Fortunately, however, my friend from church, Dave Knoshaug, whose invitation I had to turn down, kindly provided me with a link to the speech Metaxas gave so I could still hear what he’d said, and I present it here for your consideration as well, having listened to it now twice in the last week, and finding it excellent.
Metaxas is right, you know. And Bonhoeffer and Wilberforce and Luther were also right. God will not hold us guiltless if we say nothing in the face of evil.
Evil is not just what we call things that happened far away and long ago, which there is no cost for us opposing now. Thinking otherwise is a little trick we play on ourselves sometimes to feel brave and virtuous.
No, we must in our own time also call evil how the U.S. government and Twitter censored true information which was inconvenient to COVID-19 policy, for instance. And for brief overviews of the latest on that, consider this reporting by Dillon Burroughs at The Daily Wire, or this entry from Jack Phillips at The Epoch Times.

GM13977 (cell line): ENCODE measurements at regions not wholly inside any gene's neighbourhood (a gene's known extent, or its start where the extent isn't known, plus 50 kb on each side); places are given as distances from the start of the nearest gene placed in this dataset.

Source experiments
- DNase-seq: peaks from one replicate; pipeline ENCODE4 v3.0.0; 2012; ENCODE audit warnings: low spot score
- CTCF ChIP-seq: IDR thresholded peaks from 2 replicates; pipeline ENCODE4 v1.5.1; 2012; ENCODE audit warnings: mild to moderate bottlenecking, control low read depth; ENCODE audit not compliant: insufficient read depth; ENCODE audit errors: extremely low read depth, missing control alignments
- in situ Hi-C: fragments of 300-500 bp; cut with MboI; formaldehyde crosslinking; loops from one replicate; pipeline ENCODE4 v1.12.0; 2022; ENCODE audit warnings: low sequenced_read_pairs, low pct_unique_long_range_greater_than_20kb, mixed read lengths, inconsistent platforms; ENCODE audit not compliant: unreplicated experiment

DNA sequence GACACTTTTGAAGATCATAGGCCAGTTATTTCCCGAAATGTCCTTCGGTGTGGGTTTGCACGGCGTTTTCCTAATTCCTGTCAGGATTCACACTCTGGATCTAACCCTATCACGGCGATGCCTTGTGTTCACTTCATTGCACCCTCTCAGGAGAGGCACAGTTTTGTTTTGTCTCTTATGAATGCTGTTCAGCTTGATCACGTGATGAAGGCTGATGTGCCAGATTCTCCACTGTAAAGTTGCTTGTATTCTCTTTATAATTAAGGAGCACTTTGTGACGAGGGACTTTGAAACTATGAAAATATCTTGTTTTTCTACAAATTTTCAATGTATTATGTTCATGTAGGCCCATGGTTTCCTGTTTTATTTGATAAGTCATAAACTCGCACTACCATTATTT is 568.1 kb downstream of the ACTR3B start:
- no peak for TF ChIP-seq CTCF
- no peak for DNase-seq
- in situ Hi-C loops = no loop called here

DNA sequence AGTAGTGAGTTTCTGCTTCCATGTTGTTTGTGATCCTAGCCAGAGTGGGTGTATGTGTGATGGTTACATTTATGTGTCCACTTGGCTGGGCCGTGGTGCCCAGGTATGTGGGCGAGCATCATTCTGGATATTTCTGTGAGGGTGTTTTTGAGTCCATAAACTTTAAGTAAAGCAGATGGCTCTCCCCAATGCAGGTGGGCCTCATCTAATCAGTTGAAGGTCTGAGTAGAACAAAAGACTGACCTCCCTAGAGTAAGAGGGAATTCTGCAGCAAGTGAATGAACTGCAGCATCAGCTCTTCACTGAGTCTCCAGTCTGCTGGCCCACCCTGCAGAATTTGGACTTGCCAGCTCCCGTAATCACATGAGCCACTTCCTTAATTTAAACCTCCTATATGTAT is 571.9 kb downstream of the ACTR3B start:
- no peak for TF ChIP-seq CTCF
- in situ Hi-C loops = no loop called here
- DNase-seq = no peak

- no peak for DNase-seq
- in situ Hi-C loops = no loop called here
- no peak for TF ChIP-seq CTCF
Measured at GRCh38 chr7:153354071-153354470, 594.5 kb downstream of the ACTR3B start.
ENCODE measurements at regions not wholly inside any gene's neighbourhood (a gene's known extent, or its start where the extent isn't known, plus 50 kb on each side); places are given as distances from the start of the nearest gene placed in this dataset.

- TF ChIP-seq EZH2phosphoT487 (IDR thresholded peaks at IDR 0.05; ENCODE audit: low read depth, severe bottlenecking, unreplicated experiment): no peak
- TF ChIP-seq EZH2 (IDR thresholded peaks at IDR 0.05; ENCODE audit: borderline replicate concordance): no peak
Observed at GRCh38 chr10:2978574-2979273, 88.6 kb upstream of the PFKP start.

Yes, you heard that right. I say that it was evil that experts and laypeople alike were silenced, and both their reputations and influence quashed, when they objected to themselves, their families, their friends, and their countrymen being abused and oppressed, with coronavirus used as pretext and excuse. It was evil, and it still is evil, and it always evil. Thus those who did such things either have some repentance to do, or else God’s judgement is a-coming for them.
It was also evil that corrupt men, like Anthony Fauci and Francis Collins, convinced prominent leaders of the American church to spiritualize the abuse of their congregants and co-laborers. Christians in particular, as the conscience of the United States of America, were told that their testimony and witness would be damaged or destroyed if they dared question or disagree with the so-called “Settled Science” relative lockdowns and mandates and laws, regulations, and even our Constitution and Bill of Rights bypassed.